TOKYO — U.S. Defense Secretary Jim Mattis on Friday reassured two key U.S. treaty allies, South Korea and Japan, that President Donald Trump, who has raised doubts about the value of such partnerships, is fully committed to defending them.
“I want there to be no misunderstanding during the transition in Washington that we stand firmly, 100 percent shoulder-to-shoulder with you and the Japanese people,” Mattis told Japanese Prime Minister Shinzo Abe.
Earlier in the day, in Seoul, with his South Korean counterpart, Han Min Koo, at his side, Mattis said, “the United States stands by its commitments, and we stand with our allies, the South Korean people.” He also explicitly warned North Korea against using a nuclear weapon, saying such an act would be met with a response that is “effective and overwhelming.”
These were the only two stops on Mattis's first overseas trip since taking office Jan. 20. He said he chose to go to Japan and South Korea first in order to demonstrate that nothing will weaken the U.S. security promises.
During the last year's U.S. presidential campaign, Trump complained that defense treaties disadvantaged the U.S. and that he would not rule out abandoning signatories, including Japan, if they refuse to pay more for their defense. He also suggested that South Korea and Japan, which are already within the range of North Korean missiles, might acquire their own nuclear weapons rather than rely on U.S. deterrence.
In Seoul on Friday, Mattis was firm in stating that Washington will not waver in the face of defiant progress by North Korea toward developing a ballistic missile capable of carrying a nuclear warhead and hitting the U.S.
“North Korea continues to launch missiles, develop its nuclear weapons program, and engage in threatening rhetoric and behavior,” Mattis said.
“We stand with our peace-loving Republic of Korea ally to maintain stability on the peninsula and in the region,” he added. “America's commitments to defending our allies and to upholding our extended deterrence guarantees remain ironclad: Any attack on the United States, or our allies, will be defeated, and any use of nuclear weapons would be met with a response that would be effective and overwhelming.”
U.S. defense secretaries have long offered assurances to South Korea and Japan that the American nuclear “umbrella” will protect them, but Mattis's statement in Seoul was perhaps more pointed than some.
The U.S. has 28,500 troops in South Korean and about 50,000 in Japan, including on the island of Okinawa, where Mattis served as a young Marine officer in the early 1970s.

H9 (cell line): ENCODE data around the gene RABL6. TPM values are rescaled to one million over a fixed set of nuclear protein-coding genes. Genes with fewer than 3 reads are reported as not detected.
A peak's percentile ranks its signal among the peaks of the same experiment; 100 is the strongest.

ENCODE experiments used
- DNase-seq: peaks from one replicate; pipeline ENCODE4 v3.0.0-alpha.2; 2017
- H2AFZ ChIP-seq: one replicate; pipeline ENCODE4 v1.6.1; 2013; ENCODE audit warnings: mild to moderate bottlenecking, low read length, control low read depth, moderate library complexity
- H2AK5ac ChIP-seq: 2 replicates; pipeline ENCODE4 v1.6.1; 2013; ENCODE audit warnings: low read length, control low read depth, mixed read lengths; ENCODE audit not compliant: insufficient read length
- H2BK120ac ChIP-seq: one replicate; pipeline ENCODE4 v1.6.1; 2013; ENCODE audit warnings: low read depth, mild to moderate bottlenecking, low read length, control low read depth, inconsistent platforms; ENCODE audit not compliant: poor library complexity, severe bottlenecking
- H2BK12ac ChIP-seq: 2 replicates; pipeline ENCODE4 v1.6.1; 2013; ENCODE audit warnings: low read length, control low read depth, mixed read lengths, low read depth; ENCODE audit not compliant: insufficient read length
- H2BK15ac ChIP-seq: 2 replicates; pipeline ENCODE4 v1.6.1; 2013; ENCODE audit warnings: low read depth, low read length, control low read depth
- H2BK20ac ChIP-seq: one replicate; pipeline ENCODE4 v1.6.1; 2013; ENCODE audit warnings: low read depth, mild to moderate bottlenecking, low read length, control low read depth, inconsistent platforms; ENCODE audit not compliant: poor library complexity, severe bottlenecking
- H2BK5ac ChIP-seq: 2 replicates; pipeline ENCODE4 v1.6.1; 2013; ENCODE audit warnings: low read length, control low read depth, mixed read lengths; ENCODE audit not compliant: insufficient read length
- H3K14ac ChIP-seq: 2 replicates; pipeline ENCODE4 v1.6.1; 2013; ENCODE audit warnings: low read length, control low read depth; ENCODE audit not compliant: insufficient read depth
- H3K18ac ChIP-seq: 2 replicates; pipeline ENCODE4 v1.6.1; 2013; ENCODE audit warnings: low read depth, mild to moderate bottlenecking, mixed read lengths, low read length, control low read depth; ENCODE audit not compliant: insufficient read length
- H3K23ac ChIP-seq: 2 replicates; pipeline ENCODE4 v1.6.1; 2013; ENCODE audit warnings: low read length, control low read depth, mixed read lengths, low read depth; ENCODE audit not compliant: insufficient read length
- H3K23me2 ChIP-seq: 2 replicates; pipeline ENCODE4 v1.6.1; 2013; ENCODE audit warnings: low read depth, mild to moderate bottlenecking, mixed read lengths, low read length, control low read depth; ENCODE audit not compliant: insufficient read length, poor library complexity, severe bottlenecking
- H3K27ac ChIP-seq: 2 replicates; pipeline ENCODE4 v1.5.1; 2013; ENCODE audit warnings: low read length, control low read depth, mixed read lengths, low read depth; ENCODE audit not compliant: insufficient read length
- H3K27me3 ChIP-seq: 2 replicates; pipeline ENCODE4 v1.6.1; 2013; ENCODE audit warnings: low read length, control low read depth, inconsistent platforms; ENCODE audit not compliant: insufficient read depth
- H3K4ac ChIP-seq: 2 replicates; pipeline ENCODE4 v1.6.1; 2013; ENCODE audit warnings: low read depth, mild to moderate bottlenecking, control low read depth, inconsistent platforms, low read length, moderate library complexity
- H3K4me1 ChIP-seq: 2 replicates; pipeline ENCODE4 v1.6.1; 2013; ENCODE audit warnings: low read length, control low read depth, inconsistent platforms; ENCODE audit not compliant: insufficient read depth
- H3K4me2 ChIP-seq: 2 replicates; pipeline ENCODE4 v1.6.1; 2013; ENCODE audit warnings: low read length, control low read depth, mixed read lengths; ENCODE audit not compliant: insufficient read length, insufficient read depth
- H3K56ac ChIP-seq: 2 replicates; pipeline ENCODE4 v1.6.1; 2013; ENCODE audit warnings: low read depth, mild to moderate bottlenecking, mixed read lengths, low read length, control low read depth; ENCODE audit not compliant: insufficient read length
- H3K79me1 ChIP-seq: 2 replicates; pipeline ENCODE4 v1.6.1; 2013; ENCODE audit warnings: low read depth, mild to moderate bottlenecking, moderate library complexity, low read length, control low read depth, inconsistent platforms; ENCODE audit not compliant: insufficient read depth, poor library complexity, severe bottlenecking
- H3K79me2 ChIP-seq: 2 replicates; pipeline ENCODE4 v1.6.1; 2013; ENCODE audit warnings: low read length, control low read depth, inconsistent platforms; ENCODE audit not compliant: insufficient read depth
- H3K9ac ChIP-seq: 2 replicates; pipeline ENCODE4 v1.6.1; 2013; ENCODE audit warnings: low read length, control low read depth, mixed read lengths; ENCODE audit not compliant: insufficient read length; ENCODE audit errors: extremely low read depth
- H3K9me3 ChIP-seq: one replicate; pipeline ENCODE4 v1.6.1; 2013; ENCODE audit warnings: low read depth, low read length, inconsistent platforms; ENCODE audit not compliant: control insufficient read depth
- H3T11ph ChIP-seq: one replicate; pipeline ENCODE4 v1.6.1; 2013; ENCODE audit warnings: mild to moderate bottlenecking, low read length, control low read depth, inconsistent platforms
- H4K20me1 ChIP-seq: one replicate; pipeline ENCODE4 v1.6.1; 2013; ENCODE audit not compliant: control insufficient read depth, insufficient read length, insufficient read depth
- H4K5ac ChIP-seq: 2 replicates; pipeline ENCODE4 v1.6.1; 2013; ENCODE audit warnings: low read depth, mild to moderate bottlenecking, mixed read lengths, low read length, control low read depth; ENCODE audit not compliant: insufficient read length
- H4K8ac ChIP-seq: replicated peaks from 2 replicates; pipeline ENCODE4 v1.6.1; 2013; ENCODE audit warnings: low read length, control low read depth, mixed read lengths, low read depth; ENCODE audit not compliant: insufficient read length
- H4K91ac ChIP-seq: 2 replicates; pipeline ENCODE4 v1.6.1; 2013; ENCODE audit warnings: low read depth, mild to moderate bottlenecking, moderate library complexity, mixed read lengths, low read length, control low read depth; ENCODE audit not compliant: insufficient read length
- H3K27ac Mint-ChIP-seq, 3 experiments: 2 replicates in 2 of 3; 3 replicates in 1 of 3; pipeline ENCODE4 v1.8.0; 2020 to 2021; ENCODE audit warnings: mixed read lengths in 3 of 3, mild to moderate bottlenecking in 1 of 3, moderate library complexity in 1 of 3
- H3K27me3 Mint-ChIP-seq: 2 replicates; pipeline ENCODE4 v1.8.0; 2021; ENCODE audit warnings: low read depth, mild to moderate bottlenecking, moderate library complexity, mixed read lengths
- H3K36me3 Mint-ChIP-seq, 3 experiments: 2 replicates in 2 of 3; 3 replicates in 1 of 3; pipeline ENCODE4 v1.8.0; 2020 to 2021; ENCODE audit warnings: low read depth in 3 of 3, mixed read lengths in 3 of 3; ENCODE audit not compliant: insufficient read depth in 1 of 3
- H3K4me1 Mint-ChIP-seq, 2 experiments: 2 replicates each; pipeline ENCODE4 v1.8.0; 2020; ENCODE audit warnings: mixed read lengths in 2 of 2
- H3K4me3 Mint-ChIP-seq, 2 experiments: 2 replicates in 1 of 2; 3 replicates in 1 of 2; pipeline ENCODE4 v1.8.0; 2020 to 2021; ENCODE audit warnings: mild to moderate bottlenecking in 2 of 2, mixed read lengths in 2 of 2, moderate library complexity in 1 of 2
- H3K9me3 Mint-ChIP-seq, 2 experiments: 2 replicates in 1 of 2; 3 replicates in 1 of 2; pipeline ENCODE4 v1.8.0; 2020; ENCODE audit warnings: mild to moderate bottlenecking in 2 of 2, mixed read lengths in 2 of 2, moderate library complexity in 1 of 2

Throughout his time in Seoul and Tokyo, Mattis repeated his criticisms of North Korea and stressed that the Trump administration is committed to carrying through on a deal the Obama administration reached with the Seoul government last year to deploy a high-end U.S. missile defense system to South Korea this year.
The Theater High-Altitude Area Defense, or THAAD, is meant to improve protection of South Korea and Japan — as well as U.S. troops stationed in both countries — against a North Korean missile attack. Mattis said the deployment will go forward, despite its political sensitivity in Seoul, which faces possible presidential elections soon. He called it an example of “defensive steps” the United States is taking in response to Pyongyang's “threatening rhetoric and destabilizing behavior.”
The current South Korean government supports THAAD deployment, but China has pushed hard to change that.
On Friday, Chinese Foreign Ministry spokesman Lu Kang reiterated China's opposition to THAAD at a regularly scheduled briefing.
“We have resolute opposition to the deployment of THAAD to South Korea by the U.S. and ROK, which remains unchanged and will not change,” the statement said, using initials for the Republic of Korea. “Such actions by the U.S. and ROK will jeopardize security and the strategic interests of regional countries, including China, and undermine the strategic balance in the region.”
In his remarks Friday, the South Korean defense chief, Han, echoed Mattis's concern about North Korea's nuclear and missile programs. He said they “blatantly threaten” the international community and have created a “severe security situation” on the Korean peninsula. He described Mattis's visit so early in his tenure as a warning to North Korea.
The Trump administration is reviewing the U.S. approach to North Korea, along with other aspects of U.S. defense and foreign policy. Mattis has said he would consult with South Korean and Japanese officials about whether the current strategy for getting the North to curtail or eliminate its nuclear and missile programs was adequate. North Korea has said it was nearly ready to test-launch a ballistic missile of intercontinental range, meaning it could theoretically threat the United States.
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